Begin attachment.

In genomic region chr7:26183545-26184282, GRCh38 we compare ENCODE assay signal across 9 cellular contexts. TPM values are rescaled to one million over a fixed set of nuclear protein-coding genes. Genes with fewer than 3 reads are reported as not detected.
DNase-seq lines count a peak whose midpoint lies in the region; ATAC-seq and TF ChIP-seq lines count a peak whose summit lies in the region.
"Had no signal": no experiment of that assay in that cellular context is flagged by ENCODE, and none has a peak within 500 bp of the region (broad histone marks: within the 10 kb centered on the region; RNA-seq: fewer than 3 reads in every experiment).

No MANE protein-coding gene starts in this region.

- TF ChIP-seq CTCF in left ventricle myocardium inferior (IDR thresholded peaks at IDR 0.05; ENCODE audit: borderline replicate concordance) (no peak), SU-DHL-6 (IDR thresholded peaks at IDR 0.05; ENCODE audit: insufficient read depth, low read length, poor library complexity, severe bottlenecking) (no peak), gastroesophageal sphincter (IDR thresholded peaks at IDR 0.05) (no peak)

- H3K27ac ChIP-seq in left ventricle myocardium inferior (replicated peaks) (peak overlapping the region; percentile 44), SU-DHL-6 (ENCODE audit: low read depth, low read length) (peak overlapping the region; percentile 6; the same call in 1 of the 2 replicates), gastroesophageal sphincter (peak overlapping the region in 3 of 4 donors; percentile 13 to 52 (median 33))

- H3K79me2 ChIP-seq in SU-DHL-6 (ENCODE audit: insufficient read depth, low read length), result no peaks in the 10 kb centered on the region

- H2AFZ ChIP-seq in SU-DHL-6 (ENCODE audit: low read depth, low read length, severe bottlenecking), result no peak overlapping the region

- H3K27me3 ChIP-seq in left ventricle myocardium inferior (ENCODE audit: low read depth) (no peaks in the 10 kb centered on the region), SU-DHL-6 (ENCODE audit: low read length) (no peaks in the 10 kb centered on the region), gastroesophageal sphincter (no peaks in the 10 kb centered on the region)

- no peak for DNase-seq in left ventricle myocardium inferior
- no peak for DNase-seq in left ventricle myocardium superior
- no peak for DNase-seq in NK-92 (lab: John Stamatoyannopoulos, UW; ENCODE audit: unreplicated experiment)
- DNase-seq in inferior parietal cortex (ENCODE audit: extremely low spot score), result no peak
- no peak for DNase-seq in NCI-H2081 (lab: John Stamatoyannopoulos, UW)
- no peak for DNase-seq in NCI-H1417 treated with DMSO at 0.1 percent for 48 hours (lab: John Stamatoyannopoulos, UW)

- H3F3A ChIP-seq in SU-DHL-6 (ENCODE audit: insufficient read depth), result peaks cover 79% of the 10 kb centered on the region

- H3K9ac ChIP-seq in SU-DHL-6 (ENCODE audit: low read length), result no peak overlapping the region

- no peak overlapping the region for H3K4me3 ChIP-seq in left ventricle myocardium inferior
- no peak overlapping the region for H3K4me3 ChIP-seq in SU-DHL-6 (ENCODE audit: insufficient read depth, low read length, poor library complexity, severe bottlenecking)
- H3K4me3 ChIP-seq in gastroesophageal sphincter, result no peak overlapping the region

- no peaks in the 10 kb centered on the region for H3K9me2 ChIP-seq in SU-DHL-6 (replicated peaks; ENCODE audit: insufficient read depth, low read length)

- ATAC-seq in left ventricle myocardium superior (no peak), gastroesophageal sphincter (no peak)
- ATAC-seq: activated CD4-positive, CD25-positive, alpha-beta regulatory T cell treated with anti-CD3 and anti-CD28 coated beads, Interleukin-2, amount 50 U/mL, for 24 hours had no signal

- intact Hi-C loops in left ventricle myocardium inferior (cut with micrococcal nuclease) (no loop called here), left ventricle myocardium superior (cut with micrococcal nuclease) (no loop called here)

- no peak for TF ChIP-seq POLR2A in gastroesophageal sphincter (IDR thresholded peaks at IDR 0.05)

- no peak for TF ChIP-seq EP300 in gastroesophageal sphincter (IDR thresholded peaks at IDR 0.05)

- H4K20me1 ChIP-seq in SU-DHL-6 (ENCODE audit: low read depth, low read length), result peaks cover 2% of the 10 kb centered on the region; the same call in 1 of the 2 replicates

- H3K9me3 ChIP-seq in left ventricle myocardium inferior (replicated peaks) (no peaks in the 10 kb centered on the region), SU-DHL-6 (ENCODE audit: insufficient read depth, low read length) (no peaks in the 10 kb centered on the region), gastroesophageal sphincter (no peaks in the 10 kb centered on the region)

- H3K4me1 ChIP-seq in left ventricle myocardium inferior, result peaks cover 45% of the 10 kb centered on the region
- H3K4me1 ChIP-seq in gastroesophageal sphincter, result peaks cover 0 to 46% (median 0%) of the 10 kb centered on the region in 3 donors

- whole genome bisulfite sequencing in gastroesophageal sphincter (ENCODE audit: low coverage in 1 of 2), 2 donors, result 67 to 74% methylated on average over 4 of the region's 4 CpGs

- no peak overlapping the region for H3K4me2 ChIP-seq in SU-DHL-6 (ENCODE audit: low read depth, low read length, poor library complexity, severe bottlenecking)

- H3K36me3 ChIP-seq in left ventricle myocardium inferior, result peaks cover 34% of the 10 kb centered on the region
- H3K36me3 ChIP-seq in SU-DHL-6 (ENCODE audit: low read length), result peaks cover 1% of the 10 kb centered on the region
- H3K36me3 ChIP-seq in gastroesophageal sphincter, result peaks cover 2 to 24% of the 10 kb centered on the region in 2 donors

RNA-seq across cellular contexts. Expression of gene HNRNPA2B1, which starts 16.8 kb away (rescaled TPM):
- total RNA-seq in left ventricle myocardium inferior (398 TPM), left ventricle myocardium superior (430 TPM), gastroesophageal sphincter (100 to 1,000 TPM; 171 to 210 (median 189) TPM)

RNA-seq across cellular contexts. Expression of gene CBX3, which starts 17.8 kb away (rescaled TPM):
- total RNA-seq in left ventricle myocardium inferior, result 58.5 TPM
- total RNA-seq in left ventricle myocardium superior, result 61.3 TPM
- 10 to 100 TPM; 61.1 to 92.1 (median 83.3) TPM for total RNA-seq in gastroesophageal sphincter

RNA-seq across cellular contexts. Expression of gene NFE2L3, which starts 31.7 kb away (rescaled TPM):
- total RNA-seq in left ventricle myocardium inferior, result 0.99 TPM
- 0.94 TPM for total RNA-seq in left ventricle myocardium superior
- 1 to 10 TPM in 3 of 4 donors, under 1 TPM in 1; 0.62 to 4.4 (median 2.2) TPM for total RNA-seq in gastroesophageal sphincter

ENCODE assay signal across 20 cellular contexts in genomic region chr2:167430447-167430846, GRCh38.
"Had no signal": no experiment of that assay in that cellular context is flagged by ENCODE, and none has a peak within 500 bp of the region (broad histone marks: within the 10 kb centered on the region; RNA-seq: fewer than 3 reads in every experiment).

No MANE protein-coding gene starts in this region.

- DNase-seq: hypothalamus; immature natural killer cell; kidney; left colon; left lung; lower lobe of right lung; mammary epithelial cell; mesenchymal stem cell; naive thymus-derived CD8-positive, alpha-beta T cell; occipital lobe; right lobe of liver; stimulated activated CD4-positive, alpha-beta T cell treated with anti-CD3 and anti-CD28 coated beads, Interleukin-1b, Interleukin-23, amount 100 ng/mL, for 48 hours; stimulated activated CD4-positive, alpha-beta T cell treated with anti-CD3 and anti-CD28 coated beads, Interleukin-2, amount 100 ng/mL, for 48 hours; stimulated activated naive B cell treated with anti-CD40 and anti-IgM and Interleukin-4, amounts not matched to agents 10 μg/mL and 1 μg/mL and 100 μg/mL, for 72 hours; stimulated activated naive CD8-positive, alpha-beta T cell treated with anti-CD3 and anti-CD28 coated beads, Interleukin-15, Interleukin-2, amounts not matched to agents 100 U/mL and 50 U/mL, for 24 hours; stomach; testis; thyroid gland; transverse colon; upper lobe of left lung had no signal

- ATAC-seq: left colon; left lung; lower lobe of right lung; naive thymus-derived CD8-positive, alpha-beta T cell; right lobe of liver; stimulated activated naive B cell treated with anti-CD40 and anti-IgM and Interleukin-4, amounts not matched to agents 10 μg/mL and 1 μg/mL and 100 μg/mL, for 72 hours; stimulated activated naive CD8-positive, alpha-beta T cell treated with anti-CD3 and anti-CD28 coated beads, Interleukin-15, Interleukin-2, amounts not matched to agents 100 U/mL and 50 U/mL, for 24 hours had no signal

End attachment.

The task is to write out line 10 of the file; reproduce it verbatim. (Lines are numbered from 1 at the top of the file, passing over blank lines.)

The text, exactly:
- no peak for DNase-seq in left ventricle myocardium inferior